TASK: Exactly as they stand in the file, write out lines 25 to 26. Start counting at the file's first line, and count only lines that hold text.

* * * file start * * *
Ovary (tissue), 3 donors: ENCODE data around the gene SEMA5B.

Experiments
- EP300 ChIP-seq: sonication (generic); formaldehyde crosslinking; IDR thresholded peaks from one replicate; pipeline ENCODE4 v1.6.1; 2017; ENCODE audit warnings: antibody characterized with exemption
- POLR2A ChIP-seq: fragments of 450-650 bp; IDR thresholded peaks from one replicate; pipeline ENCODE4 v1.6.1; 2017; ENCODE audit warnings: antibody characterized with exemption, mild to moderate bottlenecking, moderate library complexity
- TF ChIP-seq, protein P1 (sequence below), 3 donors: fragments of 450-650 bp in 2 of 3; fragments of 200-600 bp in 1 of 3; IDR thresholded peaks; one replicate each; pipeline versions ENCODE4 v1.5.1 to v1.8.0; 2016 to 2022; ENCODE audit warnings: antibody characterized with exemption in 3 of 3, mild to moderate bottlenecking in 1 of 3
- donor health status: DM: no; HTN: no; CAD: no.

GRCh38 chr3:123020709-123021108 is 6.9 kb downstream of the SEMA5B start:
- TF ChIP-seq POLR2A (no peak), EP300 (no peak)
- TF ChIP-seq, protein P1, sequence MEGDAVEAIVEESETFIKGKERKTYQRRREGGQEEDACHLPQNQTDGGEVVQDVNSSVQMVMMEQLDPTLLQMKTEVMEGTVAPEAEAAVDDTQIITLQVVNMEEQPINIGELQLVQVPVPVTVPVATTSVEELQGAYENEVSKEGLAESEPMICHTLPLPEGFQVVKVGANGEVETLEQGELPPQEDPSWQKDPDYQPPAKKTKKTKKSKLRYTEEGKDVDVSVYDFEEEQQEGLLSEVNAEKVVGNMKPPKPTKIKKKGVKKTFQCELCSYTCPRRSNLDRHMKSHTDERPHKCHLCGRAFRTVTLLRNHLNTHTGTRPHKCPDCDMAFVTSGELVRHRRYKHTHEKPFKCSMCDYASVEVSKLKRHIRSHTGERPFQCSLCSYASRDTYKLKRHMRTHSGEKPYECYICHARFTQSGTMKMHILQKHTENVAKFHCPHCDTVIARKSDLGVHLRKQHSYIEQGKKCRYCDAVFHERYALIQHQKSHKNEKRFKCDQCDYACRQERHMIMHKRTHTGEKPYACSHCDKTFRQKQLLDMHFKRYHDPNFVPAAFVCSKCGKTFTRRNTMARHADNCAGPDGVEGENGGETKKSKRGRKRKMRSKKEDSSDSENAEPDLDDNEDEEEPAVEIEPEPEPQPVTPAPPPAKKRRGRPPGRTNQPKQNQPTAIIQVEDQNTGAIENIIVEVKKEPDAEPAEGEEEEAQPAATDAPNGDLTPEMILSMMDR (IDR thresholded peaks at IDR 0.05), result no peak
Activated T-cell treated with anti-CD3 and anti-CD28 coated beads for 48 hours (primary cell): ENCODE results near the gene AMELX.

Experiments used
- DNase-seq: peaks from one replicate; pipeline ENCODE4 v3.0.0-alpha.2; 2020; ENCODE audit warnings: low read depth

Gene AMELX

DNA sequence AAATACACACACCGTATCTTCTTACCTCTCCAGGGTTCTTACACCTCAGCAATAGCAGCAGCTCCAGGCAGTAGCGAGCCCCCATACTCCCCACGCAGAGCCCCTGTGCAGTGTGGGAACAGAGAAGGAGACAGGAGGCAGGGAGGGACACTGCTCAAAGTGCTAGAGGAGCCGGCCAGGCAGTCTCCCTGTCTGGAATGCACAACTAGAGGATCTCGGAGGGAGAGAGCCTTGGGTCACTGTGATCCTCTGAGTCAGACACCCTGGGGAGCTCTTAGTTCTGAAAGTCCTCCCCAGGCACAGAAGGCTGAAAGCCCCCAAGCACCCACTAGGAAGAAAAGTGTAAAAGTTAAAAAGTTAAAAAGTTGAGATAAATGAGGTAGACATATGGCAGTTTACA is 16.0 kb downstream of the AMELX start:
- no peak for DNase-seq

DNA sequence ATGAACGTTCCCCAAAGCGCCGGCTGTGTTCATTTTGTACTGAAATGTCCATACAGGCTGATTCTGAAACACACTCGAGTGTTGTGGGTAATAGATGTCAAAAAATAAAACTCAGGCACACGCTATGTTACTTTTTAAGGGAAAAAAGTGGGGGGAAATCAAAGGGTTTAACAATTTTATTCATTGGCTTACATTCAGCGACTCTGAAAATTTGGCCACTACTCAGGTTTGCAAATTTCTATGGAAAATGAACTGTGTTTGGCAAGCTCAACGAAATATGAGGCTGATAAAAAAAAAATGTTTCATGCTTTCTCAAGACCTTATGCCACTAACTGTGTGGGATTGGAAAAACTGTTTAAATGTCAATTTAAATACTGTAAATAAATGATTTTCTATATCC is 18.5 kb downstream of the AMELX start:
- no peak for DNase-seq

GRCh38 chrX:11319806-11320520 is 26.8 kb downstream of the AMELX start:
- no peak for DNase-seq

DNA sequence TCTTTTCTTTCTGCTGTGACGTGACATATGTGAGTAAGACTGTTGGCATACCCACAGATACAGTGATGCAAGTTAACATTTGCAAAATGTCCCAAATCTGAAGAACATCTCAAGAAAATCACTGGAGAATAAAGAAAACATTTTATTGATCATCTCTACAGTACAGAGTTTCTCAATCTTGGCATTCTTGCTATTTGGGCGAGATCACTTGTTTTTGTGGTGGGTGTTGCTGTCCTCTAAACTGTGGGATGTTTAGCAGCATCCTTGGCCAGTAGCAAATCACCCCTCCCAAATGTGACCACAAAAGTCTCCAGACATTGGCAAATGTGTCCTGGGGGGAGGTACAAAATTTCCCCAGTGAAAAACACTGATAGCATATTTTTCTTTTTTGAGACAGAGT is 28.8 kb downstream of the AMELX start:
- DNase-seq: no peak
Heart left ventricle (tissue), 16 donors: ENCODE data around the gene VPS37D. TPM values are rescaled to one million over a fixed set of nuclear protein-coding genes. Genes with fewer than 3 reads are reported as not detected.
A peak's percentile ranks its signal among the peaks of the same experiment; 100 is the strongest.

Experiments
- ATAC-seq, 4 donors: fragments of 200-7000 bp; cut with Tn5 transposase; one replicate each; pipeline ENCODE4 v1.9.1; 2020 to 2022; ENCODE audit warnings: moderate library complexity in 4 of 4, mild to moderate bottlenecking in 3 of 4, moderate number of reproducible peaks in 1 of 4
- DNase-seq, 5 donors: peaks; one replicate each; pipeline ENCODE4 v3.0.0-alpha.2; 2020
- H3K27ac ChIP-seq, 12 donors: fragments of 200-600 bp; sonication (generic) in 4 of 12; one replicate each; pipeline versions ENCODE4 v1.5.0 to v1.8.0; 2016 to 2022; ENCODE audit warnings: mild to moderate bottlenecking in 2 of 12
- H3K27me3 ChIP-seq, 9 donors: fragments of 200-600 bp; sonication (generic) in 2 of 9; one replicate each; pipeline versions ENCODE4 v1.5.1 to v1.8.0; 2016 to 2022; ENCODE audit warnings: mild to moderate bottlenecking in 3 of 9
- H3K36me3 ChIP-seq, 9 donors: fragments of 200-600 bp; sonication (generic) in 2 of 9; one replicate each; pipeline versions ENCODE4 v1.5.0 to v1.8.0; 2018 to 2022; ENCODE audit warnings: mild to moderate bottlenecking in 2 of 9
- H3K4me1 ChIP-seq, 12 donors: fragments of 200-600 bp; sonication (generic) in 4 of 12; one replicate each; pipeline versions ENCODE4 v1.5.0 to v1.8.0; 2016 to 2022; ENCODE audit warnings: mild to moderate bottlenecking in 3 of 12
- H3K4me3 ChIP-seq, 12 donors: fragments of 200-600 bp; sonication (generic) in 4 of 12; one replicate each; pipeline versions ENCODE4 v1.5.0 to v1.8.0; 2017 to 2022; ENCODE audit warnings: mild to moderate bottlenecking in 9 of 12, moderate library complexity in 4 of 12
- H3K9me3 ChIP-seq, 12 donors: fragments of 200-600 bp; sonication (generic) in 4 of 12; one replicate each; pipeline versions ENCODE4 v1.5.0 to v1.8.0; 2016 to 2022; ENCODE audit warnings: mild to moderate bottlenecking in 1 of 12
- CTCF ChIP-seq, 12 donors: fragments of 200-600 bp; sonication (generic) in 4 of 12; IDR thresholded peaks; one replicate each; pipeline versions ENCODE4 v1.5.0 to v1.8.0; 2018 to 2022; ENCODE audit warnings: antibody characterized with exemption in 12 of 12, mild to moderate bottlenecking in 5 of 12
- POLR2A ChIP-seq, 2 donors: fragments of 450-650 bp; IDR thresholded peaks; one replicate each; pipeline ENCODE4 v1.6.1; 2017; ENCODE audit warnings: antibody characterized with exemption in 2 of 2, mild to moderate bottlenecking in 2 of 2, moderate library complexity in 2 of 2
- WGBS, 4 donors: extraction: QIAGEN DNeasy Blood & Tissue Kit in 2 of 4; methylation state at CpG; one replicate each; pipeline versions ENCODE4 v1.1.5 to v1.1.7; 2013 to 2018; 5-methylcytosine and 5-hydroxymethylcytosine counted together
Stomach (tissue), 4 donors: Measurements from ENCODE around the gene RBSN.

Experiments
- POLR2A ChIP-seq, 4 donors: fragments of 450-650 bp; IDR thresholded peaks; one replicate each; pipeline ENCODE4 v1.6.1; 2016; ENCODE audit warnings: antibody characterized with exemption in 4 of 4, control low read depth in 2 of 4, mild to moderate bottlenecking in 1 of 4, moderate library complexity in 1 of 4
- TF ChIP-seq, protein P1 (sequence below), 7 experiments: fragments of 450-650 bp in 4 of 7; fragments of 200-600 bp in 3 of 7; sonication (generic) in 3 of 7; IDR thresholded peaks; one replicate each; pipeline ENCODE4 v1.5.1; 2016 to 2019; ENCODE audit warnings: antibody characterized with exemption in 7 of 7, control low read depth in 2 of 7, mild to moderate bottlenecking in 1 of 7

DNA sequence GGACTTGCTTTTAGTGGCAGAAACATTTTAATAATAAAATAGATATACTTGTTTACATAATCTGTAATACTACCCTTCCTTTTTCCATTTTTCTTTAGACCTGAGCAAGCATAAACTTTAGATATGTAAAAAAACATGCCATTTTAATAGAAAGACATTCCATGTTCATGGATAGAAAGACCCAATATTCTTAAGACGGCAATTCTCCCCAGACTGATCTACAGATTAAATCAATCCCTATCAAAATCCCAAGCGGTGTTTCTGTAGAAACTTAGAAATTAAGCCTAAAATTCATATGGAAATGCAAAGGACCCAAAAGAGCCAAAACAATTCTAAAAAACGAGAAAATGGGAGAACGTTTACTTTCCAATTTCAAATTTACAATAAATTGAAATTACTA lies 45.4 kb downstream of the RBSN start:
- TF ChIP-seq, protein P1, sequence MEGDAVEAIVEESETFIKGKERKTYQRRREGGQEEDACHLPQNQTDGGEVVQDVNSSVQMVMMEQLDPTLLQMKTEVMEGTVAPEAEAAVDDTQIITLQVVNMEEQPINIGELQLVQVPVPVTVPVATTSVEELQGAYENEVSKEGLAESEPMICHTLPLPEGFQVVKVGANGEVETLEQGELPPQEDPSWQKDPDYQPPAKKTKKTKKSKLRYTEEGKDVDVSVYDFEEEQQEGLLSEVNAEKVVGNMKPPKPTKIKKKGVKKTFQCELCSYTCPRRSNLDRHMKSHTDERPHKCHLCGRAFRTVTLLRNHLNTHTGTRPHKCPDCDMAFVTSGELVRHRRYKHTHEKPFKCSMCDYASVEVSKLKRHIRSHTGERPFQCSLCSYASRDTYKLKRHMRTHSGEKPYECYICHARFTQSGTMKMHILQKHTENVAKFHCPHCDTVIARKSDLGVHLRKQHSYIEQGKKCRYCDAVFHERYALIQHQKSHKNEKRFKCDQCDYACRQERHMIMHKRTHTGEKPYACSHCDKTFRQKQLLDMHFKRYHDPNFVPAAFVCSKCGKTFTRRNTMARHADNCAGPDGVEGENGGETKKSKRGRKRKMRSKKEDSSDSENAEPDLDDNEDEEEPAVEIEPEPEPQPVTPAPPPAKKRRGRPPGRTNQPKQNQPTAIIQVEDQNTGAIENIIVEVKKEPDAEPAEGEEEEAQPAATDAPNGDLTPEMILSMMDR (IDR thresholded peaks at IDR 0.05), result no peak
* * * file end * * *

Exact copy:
- ATAC-seq, 4 donors: fragments of 200-7000 bp; cut with Tn5 transposase; one replicate each; pipeline ENCODE4 v1.9.1; 2020 to 2022; ENCODE audit warnings: moderate library complexity in 4 of 4, mild to moderate bottlenecking in 3 of 4, moderate number of reproducible peaks in 1 of 4
- DNase-seq, 5 donors: peaks; one replicate each; pipeline ENCODE4 v3.0.0-alpha.2; 2020